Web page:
• Always speak from the position of "I." Avoid the use of "you" when you are dealing with sensitive issues. For example: "I am feeling... because I have noticed... and therefore I have concluded... so I can feel better can we discuss... ?" As soon as you start with "you," the other person will disengage from active listening and get defensive.
  • Listen to your gut. If the same theme comes up over and over again either in your head or in actions and it is causing you discomfort, then you need to address it. Read more on that "GUT" feeling.
  • Remember that fear is often our biggest roadblock and that most of our fears do not come to fruition.
  • Look for disempowering behaviors patterns in yourself.
  • Do not be afraid to engage a third party to help facilitate a conversation. They may also be able to give you some tools that you can take away for future conversations.
  • If there is little or no communication and a feeling of complacency in your marriage then that is not a good sign, it could be the lull before the storm.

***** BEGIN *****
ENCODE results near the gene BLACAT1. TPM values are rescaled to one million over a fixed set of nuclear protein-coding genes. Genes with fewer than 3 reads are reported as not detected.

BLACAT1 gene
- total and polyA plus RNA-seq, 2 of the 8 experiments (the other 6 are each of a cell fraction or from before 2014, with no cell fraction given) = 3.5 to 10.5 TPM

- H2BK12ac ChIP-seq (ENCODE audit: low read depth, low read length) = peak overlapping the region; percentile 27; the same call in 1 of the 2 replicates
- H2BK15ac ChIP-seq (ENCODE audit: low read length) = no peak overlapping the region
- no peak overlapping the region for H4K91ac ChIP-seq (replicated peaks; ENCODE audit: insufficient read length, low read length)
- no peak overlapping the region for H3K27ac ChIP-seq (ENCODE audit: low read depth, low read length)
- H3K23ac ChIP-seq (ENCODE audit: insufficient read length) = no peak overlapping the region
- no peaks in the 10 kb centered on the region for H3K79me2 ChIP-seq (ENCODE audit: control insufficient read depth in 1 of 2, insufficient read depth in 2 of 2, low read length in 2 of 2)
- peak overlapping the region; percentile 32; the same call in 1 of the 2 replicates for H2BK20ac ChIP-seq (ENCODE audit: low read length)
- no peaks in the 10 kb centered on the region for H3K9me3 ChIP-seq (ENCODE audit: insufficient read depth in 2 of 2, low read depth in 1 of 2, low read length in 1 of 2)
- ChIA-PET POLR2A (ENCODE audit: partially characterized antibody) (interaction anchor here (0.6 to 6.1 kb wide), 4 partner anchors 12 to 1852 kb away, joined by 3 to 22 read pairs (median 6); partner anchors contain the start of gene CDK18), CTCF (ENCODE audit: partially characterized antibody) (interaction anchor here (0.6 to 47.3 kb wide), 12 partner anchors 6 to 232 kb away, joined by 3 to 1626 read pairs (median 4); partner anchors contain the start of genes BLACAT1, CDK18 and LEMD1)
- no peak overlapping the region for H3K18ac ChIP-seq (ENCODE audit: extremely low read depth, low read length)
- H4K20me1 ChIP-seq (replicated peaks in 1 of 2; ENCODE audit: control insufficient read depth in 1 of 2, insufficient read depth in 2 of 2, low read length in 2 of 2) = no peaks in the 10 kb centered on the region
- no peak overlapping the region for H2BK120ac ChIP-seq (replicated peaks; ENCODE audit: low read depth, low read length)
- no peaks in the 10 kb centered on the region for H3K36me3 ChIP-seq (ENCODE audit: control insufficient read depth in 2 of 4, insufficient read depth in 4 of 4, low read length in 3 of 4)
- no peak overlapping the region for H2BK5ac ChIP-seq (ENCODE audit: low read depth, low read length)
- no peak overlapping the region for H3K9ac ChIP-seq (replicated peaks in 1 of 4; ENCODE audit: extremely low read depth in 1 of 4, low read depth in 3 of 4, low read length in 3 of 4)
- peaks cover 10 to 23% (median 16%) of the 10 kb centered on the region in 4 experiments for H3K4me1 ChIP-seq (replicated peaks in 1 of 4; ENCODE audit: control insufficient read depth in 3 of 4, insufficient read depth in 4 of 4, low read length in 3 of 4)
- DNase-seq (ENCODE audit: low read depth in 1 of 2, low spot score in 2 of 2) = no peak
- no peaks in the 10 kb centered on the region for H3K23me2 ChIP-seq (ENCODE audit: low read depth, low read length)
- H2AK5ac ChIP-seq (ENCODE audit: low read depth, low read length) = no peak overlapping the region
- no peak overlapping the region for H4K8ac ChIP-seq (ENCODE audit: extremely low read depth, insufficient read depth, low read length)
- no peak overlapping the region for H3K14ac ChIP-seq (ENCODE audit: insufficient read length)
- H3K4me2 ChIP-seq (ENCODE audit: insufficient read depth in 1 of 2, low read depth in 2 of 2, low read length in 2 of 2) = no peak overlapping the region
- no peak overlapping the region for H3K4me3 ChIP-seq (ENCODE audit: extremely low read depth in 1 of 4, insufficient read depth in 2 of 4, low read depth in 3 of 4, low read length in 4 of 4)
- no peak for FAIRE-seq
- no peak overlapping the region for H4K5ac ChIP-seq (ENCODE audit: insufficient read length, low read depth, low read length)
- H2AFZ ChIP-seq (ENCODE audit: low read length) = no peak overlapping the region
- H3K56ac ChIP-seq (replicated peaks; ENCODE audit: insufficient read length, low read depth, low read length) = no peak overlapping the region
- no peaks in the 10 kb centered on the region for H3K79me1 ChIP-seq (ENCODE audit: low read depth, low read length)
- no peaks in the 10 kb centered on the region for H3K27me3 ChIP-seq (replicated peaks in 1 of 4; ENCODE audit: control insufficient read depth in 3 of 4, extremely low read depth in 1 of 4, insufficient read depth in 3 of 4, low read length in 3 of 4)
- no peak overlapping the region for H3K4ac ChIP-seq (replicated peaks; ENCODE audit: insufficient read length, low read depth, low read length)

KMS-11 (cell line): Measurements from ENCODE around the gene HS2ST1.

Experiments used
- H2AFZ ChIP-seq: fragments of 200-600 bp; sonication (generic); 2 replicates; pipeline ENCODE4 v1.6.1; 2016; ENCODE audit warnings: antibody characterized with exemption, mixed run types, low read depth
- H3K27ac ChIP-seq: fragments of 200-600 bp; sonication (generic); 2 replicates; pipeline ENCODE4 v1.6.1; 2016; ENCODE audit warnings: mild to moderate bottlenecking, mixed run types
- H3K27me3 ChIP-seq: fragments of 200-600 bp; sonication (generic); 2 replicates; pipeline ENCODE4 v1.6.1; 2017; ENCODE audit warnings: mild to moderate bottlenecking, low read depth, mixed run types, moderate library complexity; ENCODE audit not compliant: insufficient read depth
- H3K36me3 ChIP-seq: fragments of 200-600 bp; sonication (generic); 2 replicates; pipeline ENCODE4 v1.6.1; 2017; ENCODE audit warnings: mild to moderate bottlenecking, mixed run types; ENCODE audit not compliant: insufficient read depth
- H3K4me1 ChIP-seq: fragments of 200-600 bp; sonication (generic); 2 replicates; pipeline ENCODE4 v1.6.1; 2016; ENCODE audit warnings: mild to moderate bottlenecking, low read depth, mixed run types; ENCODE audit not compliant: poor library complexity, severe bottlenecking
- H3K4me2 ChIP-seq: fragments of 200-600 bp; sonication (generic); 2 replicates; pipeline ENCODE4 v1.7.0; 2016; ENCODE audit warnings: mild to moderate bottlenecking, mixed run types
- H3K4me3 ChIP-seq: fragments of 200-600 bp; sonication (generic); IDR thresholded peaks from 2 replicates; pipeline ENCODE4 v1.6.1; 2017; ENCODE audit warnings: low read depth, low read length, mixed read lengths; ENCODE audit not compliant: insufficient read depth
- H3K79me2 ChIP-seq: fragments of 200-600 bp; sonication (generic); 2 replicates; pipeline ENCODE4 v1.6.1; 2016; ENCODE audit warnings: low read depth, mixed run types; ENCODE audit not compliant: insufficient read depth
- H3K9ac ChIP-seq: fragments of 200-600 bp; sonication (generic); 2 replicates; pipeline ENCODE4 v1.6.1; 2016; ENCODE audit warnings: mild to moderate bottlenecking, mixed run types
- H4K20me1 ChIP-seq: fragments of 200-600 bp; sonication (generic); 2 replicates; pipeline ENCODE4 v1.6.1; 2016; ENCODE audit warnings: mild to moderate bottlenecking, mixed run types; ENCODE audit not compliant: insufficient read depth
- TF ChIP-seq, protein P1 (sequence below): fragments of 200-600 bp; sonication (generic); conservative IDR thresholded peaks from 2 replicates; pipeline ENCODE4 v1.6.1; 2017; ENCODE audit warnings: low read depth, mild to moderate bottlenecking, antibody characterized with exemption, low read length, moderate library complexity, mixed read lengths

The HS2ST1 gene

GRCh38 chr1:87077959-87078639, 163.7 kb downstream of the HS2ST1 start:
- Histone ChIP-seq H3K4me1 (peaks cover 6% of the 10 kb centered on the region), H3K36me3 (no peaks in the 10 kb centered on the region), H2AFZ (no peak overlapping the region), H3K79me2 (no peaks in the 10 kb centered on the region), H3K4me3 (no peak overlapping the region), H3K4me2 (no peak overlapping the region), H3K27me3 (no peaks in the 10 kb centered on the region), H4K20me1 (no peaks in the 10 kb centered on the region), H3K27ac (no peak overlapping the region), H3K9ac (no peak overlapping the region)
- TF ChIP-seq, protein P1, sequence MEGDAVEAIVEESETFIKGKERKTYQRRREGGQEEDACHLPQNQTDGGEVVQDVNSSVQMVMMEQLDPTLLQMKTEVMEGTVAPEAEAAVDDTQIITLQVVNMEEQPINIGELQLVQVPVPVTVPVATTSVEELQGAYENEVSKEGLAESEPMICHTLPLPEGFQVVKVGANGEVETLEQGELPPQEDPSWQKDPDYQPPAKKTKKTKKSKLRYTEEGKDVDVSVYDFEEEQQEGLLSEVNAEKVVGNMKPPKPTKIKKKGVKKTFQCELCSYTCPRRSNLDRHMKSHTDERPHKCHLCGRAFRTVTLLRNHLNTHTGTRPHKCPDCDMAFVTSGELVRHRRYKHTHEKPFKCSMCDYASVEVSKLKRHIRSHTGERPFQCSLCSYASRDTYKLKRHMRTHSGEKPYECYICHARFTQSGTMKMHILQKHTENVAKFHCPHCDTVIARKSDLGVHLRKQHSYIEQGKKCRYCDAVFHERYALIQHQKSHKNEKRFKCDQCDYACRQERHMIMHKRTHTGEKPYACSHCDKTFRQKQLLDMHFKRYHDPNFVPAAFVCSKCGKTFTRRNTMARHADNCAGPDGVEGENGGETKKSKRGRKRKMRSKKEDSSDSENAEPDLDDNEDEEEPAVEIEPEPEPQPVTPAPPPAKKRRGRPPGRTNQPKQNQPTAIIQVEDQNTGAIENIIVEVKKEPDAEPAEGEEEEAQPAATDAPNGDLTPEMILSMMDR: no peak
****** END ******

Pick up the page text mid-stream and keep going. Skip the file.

• Try to listen more than you talk. If you are the talker in the relationship, then ask probing questions to evoke sharing. Probing questions are "what" or "tell me about" questions. How was your day? This is a great question to ask, if you are looking for a quick answer, however it is not likely to evoke in-depth detail. Versus -- what happened today at work? What happened in your meeting? Tell me about what it felt like when your boss yelled at the staff? I have noticed that we have been so busy with life that we just seem to pass each other by. What do you think we can do to find some time for just you and I?

  • Do not react. If your spouse says something that upsets you rather than reacting back, take a deep breath, take your time to gather your thoughts and respond from a place of "I." For example: "What I believe I just heard about... is upsetting to me. I need to process this... and I will be back to discuss this in 30 minutes." (Do not leave them hanging or give them the cold shoulder). Or, "I am not sure exactly what you mean, can you please clarify... ? I do not want to misunderstand what you are saying. So I think I hear you saying... ?"